The increasingly intrusive DRM push is based on a lot of fallacies.  I’ve seen these issues raised online before, so I’m not exactly saying anything earth-shattering here, but hey, my soapbox, my prerogative:

1.  Increasingly draconian DRMs stop pirating and don’t punish paying customers.
2.  Piracy is some dread new crisis that will bring the entertainment industry to its knees.
3.  Nobody will pay for art if they can get away with pirating.

Progressively more stringent and frustrating DRM, much like the TSA, reminds me of the saying “closing the barn door after the cows have run off”.  Pirates find a way to hack the copy protection, so technology comes up with a new way to copy protect.  Which – surprise! – pirates are going to find a way to hack.  There is no such thing as copy protection that can’t be cracked.  There is only copy protection that hasn’t been cracked…yet.  And when it is, it is the pirates who have a quality, unrestricted copy of the game, while honest customers are being punished for paying for it.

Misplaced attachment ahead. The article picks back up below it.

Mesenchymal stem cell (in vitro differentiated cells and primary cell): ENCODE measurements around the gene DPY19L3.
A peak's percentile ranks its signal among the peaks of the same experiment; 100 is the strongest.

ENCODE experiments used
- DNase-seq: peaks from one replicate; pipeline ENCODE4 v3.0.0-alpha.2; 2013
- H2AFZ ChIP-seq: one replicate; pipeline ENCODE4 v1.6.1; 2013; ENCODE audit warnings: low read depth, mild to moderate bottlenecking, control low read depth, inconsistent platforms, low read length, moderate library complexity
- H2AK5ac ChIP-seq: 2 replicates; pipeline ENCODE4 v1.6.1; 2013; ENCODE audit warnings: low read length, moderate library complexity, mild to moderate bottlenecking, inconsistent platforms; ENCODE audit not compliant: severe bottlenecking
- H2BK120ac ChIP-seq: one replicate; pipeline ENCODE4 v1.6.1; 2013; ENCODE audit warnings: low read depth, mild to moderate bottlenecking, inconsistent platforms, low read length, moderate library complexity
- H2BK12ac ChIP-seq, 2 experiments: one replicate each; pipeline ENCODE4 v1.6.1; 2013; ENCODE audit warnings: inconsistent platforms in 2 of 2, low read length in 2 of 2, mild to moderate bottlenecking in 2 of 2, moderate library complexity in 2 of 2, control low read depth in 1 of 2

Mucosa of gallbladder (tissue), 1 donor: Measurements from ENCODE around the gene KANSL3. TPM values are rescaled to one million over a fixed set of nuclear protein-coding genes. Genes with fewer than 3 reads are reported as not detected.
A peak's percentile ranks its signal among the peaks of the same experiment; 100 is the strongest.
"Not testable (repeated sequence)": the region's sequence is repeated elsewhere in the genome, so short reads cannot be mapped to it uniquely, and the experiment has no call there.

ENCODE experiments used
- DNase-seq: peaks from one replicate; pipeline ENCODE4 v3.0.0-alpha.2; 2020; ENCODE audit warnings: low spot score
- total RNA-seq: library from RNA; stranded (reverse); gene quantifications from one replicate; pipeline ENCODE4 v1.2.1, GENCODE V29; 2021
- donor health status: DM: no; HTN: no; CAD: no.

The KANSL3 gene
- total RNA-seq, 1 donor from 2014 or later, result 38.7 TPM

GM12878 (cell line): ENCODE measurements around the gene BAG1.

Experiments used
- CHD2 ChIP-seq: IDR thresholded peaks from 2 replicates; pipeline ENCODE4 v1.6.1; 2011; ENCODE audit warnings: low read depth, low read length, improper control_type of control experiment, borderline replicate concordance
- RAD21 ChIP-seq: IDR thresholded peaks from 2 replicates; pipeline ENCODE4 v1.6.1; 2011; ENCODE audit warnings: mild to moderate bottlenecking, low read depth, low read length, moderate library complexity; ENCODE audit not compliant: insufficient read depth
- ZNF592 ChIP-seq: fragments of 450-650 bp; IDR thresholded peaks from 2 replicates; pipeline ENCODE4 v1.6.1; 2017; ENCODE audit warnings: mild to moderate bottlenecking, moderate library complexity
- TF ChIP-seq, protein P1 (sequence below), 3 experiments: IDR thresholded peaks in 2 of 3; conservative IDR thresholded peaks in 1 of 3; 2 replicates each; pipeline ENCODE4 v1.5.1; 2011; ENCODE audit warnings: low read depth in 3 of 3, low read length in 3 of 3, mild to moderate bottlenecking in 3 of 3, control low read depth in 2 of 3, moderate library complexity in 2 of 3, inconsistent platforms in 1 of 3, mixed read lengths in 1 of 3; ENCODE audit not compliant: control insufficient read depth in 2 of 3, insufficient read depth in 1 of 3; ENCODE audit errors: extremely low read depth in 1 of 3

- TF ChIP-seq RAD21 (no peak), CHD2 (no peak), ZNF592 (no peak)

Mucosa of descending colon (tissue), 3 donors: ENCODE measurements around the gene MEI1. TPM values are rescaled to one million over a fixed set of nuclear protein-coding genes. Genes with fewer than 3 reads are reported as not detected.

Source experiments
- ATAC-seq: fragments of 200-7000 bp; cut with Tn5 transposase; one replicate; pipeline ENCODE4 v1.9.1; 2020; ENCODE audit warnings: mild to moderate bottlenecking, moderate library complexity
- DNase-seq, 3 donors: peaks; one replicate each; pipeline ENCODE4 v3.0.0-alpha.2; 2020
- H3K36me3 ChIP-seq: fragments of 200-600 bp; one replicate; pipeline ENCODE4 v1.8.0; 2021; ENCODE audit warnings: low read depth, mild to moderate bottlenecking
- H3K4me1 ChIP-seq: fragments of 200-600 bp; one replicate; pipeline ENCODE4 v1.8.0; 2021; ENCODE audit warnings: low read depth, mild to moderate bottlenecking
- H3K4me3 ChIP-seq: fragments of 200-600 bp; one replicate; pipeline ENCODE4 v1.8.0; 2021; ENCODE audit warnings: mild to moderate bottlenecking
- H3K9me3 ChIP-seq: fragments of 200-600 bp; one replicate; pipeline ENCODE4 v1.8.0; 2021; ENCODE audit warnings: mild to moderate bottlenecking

video game piract

Damn it. We missed "Talk Like a Pirate Day".

Is piracy a new threat?  My parents were rather prolific pirates; you tell me (and while you’re at it, get off my lawn.  And turn that noise down!)  Oh, I didn’t think anything of it at the time…but looking back to the ‘80s, the dozens of games I had for my C64 were largely packed onto floppies with handwritten labels, several games to a disk, with phrases like “Cracked by SuperCoolGuy” on the title screens.  Our sizeable collection of VHS movies consisted of 2 movies to a tape, their titles neatly scripted in my mother’s handwriting, some recorded from TV but many copied over from video store rentals, as VHS was still fairly new and often unprotected.  My folks aren’t bad people…frankly, I think it was pretty common back then because people simply didn’t think too much about it.  Sure, I saw the FBI warning at the beginnings of movies, but my parents never copied and sold any movies or showed them publicly, and it just seemed harmless.  These days, however, every album/movie/game they have is bought and paid for, and I seriously doubt it’s because they don’t know how to make copies anymore; they simply do the right thing, as the vast majority of us do.  And you know what?  Despite the prevalence of pirating I saw in the ‘80s of VHS movies/games/cassettes before copy-protection became standard, the movie/game/music industries still flourished.  Moreso nowadays.